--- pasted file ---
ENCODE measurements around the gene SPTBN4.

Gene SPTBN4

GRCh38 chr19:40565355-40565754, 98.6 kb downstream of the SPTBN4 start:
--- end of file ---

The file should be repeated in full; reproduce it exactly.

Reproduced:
ENCODE measurements around the gene SPTBN4.

Gene SPTBN4

GRCh38 chr19:40565355-40565754, 98.6 kb downstream of the SPTBN4 start: